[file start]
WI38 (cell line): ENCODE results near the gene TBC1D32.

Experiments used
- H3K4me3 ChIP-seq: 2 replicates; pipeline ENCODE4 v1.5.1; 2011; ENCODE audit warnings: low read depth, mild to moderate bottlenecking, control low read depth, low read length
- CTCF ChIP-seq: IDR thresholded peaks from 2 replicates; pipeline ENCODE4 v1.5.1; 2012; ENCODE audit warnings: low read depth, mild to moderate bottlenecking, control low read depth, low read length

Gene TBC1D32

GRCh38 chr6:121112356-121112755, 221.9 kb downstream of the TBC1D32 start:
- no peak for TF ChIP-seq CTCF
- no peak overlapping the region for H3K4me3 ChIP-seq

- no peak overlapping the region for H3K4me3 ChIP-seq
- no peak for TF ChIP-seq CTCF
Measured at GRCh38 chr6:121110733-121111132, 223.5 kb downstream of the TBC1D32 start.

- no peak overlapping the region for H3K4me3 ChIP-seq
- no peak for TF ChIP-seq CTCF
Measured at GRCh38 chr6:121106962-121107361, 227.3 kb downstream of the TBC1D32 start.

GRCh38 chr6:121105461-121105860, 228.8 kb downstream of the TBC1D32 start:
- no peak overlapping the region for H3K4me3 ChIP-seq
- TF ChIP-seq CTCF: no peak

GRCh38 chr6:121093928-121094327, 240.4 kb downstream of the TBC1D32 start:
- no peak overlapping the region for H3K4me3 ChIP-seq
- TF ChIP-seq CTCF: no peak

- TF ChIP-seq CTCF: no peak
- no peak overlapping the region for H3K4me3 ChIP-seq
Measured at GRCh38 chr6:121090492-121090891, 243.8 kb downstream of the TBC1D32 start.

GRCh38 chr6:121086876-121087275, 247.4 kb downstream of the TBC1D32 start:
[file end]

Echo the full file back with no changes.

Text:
WI38 (cell line): ENCODE results near the gene TBC1D32.

Experiments used
- H3K4me3 ChIP-seq: 2 replicates; pipeline ENCODE4 v1.5.1; 2011; ENCODE audit warnings: low read depth, mild to moderate bottlenecking, control low read depth, low read length
- CTCF ChIP-seq: IDR thresholded peaks from 2 replicates; pipeline ENCODE4 v1.5.1; 2012; ENCODE audit warnings: low read depth, mild to moderate bottlenecking, control low read depth, low read length

Gene TBC1D32

GRCh38 chr6:121112356-121112755, 221.9 kb downstream of the TBC1D32 start:
- no peak for TF ChIP-seq CTCF
- no peak overlapping the region for H3K4me3 ChIP-seq

- no peak overlapping the region for H3K4me3 ChIP-seq
- no peak for TF ChIP-seq CTCF
Measured at GRCh38 chr6:121110733-121111132, 223.5 kb downstream of the TBC1D32 start.

- no peak overlapping the region for H3K4me3 ChIP-seq
- no peak for TF ChIP-seq CTCF
Measured at GRCh38 chr6:121106962-121107361, 227.3 kb downstream of the TBC1D32 start.

GRCh38 chr6:121105461-121105860, 228.8 kb downstream of the TBC1D32 start:
- no peak overlapping the region for H3K4me3 ChIP-seq
- TF ChIP-seq CTCF: no peak

GRCh38 chr6:121093928-121094327, 240.4 kb downstream of the TBC1D32 start:
- no peak overlapping the region for H3K4me3 ChIP-seq
- TF ChIP-seq CTCF: no peak

- TF ChIP-seq CTCF: no peak
- no peak overlapping the region for H3K4me3 ChIP-seq
Measured at GRCh38 chr6:121090492-121090891, 243.8 kb downstream of the TBC1D32 start.

GRCh38 chr6:121086876-121087275, 247.4 kb downstream of the TBC1D32 start: